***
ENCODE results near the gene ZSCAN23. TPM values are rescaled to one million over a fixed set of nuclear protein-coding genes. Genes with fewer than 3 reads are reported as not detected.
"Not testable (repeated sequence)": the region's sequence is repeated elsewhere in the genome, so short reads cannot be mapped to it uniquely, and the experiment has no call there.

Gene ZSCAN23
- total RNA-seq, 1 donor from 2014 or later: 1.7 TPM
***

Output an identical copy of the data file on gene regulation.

ENCODE results near the gene ZSCAN23. TPM values are rescaled to one million over a fixed set of nuclear protein-coding genes. Genes with fewer than 3 reads are reported as not detected.
"Not testable (repeated sequence)": the region's sequence is repeated elsewhere in the genome, so short reads cannot be mapped to it uniquely, and the experiment has no call there.

Gene ZSCAN23
- total RNA-seq, 1 donor from 2014 or later: 1.7 TPM